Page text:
Christmas Books (Google eBook)

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Fields, Osgood, 1869 - 256 pages
18 Reviews
  

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Review: Christmas Books

User Review  - Mike Edwards - Goodreads

I so much enjoyed the book. I love the style of Dickens Read full review

Review: Christmas Books

User Review  - Kathryn Shaw - Goodreads

The shadows upon Redlaw's mind succeeded thick and fast to one another, and obscured its light as the night-clouds hovered between the moon and earth, and kept the latter veiled in darkness. Fitful ... Read full review

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Page 17 - Business!' cried the Ghost, wringing its hands again. 'Mankind was my business. The common welfare was my business; charity, mercy, forbearance, and benevolence were, all, my business. The dealings of my trade were but a drop of water in the comprehensive ocean of my business!
Page 45 - At last the dinner was all done, the cloth was cleared, the hearth swept, and the fire made up. The compound in the jug being tasted, and considered perfect, apples and oranges were put upon the table, and a shovelful of chestnuts on the fire. Then all the Cratchit family drew round the hearth, in what Bob Cratchit called a circle, meaning half a one ; and at Bob Cratchit's elbow stood the family display of glass.
Page 44 - Tim beside him in a tiny corner at the table ; the two young Cratchits set chairs for everybody, not forgetting themselves, and, mounting guard upon their posts, crammed spoons into their mouths, lest they should shriek for goose before their turn came to be helped.
Page 72 - I should hope I did," replied the lad. "An intelligent boy!" said Scrooge. "A remarkable boy! Do you know whether they've sold the prize turkey that was hanging up there? Not the little prize turkey: the big one?
Page 56 - They are Man's,' said the Spirit, looking down upon them. 'And they cling to me, appealing from their fathers. This boy is Ignorance. This girl is Want. Beware them both, and all of their degree, but most of all beware this boy, for on his brow I see that written which is Doom, unless the writing be erased. Deny it!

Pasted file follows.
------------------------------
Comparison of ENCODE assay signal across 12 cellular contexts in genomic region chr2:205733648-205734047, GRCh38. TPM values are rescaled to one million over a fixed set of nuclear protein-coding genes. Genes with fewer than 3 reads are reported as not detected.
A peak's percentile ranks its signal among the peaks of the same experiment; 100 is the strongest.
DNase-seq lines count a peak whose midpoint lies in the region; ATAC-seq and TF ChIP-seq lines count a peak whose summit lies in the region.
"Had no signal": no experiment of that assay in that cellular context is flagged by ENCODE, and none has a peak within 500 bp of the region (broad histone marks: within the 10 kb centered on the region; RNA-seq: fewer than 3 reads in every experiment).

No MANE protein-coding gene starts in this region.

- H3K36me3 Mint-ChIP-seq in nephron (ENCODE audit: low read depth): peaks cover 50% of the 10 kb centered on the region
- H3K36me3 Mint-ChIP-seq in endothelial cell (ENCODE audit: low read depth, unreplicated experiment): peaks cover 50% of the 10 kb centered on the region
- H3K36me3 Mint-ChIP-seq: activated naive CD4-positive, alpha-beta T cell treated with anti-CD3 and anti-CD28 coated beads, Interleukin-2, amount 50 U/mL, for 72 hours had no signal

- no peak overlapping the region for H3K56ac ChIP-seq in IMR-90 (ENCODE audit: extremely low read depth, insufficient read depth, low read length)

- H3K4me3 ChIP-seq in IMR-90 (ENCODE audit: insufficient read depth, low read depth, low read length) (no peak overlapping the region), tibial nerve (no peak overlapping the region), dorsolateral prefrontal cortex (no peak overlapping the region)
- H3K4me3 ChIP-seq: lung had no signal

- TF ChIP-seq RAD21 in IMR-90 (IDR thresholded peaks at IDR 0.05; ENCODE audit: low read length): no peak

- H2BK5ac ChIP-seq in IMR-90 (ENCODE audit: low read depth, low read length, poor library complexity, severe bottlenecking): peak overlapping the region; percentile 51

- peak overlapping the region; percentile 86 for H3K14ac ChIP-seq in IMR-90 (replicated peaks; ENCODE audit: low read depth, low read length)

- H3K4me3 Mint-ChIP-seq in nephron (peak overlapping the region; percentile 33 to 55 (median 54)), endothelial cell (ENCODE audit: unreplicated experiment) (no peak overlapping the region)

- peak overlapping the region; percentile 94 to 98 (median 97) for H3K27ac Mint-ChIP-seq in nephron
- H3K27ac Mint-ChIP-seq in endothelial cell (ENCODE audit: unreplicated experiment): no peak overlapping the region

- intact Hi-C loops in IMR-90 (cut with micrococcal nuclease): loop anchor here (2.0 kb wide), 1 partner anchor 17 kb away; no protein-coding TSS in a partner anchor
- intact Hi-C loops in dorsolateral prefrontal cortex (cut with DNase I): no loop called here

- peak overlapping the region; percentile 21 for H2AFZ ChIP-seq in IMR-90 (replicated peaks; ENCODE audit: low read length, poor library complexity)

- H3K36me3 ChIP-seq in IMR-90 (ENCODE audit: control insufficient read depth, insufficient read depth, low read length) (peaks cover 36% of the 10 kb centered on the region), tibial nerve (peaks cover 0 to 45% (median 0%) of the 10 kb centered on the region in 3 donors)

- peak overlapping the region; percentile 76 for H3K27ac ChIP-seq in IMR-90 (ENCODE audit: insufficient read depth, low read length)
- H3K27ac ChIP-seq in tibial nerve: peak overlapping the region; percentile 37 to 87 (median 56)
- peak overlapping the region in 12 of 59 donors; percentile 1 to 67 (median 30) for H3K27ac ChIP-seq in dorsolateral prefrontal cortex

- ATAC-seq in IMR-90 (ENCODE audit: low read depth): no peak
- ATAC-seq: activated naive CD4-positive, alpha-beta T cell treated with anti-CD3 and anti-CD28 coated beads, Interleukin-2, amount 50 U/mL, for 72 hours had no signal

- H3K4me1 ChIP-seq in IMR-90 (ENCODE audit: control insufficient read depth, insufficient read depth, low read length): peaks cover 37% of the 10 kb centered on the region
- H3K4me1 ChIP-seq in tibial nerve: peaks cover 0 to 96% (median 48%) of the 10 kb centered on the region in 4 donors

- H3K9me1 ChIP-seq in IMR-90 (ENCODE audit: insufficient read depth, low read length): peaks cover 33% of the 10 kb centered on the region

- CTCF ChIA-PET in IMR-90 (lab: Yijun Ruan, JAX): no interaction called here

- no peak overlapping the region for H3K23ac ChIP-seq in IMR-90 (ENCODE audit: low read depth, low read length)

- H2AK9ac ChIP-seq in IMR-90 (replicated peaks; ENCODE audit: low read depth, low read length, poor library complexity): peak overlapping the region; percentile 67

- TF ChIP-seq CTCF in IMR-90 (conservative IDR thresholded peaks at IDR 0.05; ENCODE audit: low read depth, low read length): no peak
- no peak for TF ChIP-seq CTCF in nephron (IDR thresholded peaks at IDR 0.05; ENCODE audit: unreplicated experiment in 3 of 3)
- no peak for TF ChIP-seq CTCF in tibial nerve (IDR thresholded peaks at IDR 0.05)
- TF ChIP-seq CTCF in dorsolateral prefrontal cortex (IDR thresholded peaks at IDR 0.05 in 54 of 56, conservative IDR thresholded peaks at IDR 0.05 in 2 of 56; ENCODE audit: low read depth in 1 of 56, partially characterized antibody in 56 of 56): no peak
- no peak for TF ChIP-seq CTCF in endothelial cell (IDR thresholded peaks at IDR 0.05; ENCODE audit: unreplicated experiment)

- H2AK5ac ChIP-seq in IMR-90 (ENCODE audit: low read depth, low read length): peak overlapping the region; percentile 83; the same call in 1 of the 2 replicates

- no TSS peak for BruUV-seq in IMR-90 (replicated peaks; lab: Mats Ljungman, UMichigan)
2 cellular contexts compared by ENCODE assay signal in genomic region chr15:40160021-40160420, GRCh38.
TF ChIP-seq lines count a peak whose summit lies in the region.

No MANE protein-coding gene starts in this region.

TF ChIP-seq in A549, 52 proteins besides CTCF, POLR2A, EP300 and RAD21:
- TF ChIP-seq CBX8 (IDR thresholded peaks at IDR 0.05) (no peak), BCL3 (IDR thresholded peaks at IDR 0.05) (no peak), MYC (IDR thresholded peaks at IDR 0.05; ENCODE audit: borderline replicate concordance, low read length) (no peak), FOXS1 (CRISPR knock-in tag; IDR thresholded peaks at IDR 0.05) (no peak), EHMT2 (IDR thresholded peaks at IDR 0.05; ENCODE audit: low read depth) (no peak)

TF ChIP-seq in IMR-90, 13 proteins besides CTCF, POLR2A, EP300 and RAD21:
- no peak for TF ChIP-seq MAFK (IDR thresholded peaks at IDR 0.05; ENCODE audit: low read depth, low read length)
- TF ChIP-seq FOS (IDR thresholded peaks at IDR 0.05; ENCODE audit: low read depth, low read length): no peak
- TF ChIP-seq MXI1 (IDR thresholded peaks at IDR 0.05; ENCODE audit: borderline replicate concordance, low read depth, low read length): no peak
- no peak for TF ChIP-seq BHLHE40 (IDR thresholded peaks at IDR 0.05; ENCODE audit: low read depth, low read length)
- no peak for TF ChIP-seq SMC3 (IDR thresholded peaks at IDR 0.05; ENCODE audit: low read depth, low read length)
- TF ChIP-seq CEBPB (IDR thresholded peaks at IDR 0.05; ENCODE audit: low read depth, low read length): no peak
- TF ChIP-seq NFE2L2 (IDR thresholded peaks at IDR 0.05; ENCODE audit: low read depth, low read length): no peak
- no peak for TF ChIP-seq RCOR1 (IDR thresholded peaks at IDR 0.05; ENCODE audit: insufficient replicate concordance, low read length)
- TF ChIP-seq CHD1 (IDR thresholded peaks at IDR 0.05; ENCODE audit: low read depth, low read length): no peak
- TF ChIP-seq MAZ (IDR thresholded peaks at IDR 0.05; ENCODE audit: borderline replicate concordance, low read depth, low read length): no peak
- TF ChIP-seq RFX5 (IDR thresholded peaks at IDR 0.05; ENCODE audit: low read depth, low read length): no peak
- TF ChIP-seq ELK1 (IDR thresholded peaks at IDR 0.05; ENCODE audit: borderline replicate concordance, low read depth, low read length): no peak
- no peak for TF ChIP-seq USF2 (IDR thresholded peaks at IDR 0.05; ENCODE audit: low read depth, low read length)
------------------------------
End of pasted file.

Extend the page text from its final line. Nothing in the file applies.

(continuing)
Page 45 - Hallo! A great deal of steam! The pudding was out of the copper. A smell like a washing-day! That was the cloth. A smell like an eating-house and a pastrycook's next door to each other, with a laundress's next door to that!
Page 6 - ... as a good time ; a kind, forgiving, charitable, pleasant time ; the only time I know of, in the long calendar of the year, when men and women seem by one consent to open their shut-up hearts freely, and to think of people below them as if they really were fellowtravellers to the grave, and not another race of creatures bound on other journeys.
Page 44 - Bob, turning up his cuffs as if, poor fellow, they were capable of being made more shabby compounded some hot mixture in a jug with gin and lemons, and stirred it round and round, and put it on the hob to simmer, Master Peter and the two ubiquitous young Cratchits went to fetch the goose, with which they soon returned in high procession.
Page 76 - He became as good a friend, as good a master, and as good a man, as the good old city knew, or any other good old city, town, or borough, in the good old world.
Page 37 - ... of holly, mistletoe, and ivy reflected back the light, as if so many little mirrors had been scattered there ; and such a mighty blaze went roaring up the chimney, as that...

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